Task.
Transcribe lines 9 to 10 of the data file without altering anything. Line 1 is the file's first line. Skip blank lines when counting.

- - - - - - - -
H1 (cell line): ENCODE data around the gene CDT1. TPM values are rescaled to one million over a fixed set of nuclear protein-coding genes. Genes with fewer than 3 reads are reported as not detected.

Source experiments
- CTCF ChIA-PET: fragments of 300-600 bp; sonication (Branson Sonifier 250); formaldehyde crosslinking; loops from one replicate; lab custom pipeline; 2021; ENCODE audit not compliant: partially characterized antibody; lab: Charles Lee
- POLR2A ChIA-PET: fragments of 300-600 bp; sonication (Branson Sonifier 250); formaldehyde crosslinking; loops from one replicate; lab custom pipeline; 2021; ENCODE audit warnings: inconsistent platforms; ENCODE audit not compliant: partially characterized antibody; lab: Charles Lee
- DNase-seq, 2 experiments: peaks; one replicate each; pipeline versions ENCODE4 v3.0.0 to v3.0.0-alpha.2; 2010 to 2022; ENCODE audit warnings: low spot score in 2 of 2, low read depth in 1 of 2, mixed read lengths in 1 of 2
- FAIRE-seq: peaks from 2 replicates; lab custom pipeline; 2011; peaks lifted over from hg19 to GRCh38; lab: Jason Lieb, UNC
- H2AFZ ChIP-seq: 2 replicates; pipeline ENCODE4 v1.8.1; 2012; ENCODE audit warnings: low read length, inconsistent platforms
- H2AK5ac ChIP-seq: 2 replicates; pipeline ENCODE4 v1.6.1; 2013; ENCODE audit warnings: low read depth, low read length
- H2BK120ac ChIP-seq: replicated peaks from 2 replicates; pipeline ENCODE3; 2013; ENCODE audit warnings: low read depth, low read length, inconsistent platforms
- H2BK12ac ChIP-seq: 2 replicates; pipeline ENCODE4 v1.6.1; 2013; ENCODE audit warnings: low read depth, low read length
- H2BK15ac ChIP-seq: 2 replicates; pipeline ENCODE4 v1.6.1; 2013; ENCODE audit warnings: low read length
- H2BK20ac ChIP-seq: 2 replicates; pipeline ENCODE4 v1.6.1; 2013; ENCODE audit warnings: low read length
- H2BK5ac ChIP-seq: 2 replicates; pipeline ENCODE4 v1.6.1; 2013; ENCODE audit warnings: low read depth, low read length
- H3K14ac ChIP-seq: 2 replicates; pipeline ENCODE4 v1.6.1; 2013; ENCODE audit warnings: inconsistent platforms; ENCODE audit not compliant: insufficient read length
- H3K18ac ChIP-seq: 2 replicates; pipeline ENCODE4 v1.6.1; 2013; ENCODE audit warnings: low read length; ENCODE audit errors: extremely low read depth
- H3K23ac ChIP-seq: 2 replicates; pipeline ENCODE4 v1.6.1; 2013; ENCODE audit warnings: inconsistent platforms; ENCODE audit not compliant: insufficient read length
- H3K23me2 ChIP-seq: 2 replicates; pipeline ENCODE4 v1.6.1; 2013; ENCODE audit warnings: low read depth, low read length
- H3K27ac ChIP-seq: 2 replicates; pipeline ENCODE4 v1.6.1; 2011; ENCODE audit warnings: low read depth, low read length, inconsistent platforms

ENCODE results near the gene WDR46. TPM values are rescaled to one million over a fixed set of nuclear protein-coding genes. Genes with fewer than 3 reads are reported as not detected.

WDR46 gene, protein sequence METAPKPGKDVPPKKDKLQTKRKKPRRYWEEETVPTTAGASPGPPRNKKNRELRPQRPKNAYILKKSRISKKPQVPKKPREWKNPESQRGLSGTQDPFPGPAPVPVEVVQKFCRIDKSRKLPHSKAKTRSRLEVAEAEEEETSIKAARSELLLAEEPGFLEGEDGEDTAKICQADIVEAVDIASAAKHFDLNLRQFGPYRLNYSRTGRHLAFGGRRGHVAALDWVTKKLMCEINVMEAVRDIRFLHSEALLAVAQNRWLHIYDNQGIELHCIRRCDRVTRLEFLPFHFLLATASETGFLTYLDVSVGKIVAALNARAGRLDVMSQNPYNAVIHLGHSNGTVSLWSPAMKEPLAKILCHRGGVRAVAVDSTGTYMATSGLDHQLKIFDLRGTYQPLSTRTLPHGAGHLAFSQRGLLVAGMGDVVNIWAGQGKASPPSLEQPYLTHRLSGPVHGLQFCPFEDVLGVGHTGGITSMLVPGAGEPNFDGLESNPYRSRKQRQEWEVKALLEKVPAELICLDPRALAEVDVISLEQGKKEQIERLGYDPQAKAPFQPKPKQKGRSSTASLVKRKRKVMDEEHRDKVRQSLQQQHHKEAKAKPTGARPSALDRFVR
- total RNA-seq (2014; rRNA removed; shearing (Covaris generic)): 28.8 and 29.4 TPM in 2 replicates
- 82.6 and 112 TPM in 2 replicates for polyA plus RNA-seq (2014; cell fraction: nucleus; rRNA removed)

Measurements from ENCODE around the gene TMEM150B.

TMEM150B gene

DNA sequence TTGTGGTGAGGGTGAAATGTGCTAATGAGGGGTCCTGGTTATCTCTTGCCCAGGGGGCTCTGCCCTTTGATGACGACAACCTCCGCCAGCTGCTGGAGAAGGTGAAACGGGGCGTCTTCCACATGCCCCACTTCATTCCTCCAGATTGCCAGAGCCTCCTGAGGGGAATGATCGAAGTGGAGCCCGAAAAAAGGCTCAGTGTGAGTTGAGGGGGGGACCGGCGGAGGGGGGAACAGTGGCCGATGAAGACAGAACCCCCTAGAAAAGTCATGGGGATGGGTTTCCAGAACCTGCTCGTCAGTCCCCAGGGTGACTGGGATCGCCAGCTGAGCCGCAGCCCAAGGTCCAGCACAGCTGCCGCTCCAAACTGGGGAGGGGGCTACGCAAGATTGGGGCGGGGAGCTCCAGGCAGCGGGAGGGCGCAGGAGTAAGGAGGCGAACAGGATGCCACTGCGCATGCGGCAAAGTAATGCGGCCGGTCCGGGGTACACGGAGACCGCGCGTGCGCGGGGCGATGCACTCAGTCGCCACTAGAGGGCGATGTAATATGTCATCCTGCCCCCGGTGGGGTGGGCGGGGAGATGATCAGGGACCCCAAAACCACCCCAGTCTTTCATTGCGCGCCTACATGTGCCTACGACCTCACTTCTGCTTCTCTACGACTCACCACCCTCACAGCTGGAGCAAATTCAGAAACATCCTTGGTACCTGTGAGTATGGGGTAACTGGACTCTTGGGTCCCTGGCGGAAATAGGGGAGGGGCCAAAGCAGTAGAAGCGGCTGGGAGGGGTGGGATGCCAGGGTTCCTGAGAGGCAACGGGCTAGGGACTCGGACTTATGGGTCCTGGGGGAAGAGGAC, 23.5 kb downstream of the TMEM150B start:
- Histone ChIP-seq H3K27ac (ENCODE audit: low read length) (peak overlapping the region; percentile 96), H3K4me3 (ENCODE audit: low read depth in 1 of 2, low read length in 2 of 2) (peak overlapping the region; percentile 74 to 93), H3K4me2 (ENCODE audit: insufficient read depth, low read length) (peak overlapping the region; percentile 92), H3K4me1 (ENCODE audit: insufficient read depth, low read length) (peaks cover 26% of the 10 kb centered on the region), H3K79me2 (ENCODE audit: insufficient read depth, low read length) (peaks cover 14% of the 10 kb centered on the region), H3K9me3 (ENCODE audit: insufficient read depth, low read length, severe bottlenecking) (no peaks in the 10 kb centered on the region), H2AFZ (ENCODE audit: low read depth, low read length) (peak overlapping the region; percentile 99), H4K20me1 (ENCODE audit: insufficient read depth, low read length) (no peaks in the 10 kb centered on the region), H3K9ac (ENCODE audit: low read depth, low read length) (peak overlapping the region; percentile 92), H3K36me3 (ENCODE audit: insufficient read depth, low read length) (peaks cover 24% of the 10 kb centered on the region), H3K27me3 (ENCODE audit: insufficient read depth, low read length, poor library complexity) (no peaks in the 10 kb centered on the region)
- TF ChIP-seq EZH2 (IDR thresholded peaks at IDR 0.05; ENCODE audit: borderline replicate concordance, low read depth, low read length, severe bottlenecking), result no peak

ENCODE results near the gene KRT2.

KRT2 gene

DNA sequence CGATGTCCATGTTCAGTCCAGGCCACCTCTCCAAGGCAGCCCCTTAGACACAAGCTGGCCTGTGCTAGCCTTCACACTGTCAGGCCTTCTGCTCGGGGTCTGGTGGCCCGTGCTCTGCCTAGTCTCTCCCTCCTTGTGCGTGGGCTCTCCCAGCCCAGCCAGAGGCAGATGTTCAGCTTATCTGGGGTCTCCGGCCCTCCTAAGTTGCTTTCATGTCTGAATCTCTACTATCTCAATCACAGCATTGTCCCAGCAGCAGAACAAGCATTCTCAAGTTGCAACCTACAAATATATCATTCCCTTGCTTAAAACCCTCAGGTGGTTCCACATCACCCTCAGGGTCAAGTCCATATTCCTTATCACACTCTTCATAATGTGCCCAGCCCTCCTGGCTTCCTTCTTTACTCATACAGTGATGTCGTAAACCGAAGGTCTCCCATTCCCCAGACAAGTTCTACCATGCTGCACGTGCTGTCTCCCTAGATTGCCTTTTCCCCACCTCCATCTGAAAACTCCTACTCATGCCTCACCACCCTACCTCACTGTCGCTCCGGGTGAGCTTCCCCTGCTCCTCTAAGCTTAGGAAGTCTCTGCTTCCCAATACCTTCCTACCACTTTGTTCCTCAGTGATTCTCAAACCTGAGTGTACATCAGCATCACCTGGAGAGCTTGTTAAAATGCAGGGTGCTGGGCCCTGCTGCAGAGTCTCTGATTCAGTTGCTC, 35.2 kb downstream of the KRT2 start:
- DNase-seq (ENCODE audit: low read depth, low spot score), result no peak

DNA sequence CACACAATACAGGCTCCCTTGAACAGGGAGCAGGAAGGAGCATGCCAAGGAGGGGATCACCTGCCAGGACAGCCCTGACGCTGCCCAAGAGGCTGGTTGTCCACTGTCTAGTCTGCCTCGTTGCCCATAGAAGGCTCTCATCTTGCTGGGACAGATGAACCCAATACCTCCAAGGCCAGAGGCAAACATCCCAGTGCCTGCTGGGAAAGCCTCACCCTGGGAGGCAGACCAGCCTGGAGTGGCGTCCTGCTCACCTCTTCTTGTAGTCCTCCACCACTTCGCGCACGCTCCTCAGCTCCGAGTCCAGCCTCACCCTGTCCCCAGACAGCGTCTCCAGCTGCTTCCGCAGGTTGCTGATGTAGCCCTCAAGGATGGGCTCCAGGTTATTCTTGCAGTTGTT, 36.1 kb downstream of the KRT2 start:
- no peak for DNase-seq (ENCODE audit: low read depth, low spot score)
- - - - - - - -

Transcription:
- H2BK120ac ChIP-seq: replicated peaks from 2 replicates; pipeline ENCODE3; 2013; ENCODE audit warnings: low read depth, low read length, inconsistent platforms
- H2BK12ac ChIP-seq: 2 replicates; pipeline ENCODE4 v1.6.1; 2013; ENCODE audit warnings: low read depth, low read length